For a will to be valid, in addition to a personal making the will having capacity, they must have also known and approved its contents. If the will was made in suspicious circumstances, rather than arguing undue influence, which is hard to prove, those individuals disappointed by the terms of the will may allege that the person making the will did not know what was in the will or approve its contents.

What is the test of knowledge and approval?

The test for knowledge and approval is fairly straightforward:

  • did the person making the will understand:
    • what was in the will when they signed it
    • what its effect would be

The answer to this question should be considered in the light of all the available evidence.

Where the formalities of making a will have been followed (the will has been signed and witnessed properly) and where the individual has capacity, then it is presumed that the individual did know and approve the will’s contents

If a person wants to challenge the will on the grounds of lack of knowledge and approval, then the burden of showing sufficient circumstances that “excite the suspicions” of the court shifts to them

What would amount to “suspicious circumstances”?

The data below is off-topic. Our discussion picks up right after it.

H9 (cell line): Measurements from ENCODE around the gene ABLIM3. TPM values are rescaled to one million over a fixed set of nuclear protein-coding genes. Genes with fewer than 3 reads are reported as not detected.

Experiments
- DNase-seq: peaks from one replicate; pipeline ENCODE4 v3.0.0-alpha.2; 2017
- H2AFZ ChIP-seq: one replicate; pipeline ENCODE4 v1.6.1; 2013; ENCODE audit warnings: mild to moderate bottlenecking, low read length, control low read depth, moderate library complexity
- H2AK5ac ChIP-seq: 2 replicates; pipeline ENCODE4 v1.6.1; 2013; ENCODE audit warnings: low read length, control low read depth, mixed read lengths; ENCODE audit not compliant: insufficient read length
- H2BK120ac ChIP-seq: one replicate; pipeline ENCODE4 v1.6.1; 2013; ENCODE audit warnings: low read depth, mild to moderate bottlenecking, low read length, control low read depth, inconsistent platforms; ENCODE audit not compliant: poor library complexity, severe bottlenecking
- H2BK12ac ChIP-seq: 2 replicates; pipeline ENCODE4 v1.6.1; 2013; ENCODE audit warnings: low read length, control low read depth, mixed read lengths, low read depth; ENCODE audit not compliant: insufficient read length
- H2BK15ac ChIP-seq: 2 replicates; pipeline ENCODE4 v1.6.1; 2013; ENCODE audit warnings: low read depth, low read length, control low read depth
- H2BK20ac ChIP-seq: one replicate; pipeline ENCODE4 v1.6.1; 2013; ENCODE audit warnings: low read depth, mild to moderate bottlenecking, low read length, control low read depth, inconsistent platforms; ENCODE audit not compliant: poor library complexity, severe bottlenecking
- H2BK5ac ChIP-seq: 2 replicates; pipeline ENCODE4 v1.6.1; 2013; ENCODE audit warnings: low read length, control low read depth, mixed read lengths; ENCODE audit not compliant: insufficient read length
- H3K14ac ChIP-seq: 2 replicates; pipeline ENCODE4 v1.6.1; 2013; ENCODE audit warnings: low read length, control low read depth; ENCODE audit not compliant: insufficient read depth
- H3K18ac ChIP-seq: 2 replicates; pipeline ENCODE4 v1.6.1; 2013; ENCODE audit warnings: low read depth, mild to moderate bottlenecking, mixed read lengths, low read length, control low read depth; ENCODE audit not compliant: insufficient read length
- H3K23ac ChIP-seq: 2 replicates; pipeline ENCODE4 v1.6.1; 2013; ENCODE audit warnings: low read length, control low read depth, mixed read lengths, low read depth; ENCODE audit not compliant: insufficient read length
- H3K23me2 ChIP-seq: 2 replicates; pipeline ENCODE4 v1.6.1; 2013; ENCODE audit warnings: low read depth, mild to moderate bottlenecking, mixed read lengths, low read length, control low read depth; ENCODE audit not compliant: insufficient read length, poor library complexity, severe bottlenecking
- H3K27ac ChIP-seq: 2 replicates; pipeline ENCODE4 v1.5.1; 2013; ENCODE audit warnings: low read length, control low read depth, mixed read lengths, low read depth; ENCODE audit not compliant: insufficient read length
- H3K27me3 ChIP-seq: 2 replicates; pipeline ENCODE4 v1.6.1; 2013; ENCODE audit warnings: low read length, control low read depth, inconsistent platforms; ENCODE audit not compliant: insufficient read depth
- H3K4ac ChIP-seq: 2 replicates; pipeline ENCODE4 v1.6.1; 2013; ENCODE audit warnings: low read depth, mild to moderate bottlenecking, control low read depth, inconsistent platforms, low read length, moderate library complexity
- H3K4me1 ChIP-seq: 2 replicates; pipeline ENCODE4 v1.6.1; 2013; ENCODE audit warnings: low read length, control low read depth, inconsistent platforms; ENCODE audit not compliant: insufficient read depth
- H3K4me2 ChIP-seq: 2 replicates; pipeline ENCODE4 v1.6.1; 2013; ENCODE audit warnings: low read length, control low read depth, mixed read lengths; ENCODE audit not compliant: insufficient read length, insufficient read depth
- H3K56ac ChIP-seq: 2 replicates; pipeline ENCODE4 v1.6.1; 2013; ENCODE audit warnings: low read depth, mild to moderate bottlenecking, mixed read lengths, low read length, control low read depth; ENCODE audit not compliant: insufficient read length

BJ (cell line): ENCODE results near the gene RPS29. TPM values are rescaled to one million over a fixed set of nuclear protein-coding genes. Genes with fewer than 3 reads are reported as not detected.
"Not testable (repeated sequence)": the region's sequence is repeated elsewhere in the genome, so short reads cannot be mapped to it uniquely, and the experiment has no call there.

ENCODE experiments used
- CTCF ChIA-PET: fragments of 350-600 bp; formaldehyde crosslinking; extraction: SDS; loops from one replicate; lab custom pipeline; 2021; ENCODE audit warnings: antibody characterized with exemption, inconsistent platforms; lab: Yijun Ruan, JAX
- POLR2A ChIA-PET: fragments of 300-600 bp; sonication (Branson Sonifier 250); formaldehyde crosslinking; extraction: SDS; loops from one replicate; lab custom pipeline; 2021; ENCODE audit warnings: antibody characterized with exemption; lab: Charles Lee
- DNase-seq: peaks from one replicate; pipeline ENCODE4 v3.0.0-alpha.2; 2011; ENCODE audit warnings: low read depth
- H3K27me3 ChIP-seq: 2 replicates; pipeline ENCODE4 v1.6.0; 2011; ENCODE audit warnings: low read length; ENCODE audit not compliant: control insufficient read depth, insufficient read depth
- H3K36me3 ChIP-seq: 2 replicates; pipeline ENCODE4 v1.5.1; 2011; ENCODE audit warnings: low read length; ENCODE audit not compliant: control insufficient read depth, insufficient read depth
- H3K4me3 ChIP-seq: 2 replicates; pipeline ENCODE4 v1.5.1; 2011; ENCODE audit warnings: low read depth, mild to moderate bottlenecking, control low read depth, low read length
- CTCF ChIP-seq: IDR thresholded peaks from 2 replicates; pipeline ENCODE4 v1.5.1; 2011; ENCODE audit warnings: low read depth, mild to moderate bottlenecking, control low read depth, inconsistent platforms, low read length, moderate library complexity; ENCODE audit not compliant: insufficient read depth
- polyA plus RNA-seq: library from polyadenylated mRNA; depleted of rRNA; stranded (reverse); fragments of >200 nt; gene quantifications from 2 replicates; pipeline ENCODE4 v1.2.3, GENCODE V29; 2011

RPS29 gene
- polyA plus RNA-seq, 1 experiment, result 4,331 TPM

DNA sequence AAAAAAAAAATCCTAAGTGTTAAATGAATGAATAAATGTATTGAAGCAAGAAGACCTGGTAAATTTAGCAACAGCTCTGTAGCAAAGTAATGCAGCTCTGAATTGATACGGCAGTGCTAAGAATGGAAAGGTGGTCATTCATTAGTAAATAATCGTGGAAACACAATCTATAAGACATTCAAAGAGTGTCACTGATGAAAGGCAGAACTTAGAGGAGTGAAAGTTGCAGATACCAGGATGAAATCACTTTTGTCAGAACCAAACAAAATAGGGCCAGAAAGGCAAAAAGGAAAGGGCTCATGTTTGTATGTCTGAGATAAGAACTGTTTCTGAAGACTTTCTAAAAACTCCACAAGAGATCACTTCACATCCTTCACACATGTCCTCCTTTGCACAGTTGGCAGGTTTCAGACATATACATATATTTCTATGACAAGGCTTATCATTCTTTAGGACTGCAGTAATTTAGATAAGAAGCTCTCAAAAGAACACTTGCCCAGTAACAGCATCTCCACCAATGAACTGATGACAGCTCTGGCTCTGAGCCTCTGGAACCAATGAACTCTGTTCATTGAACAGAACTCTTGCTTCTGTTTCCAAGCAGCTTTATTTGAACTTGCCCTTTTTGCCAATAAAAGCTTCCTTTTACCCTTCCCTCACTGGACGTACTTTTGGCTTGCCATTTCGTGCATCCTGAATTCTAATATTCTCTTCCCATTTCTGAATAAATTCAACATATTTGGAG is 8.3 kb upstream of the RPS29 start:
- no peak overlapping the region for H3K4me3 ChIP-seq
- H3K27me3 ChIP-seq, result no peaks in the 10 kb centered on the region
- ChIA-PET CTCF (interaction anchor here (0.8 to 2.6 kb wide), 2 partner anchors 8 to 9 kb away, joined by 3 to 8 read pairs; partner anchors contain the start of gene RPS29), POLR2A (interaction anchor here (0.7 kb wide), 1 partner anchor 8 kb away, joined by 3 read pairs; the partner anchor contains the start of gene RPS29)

Examples of such suspicious circumstances that excite the court and require further investigation are:

  • where the will was prepared by someone who takes a substantial benefit from it
  • if the will departs significantly from other longstanding wishes in previous wills
  • if the will was homemade and the person making the will didn’t have professional legal advice
  • if the will has a number of obvious errors, spelling mistakes and untrue statements about other beneficiaries
  • the witnesses to the will were not independent and related to the beneficiaries
  • where the person who made the will is elderly and the will is in favour of people not very close to them or in a position of power over that person e.g. carers
  • where the person’s wishes were given in response to leading questions
  • if the will is complex and there is no evidence that the will was read or explained to the person making it

Each case will turn on its own facts, though in situations where the will was prepared by a solicitor then it will be very difficult to bring a successful challenge on the ground that the individual did not know or approve it’s contents

We have a great deal of experience in dealing with will challenges brought on this basis both acting for concerned family members and also defending such claims. If you would like to discuss further, then get in touch.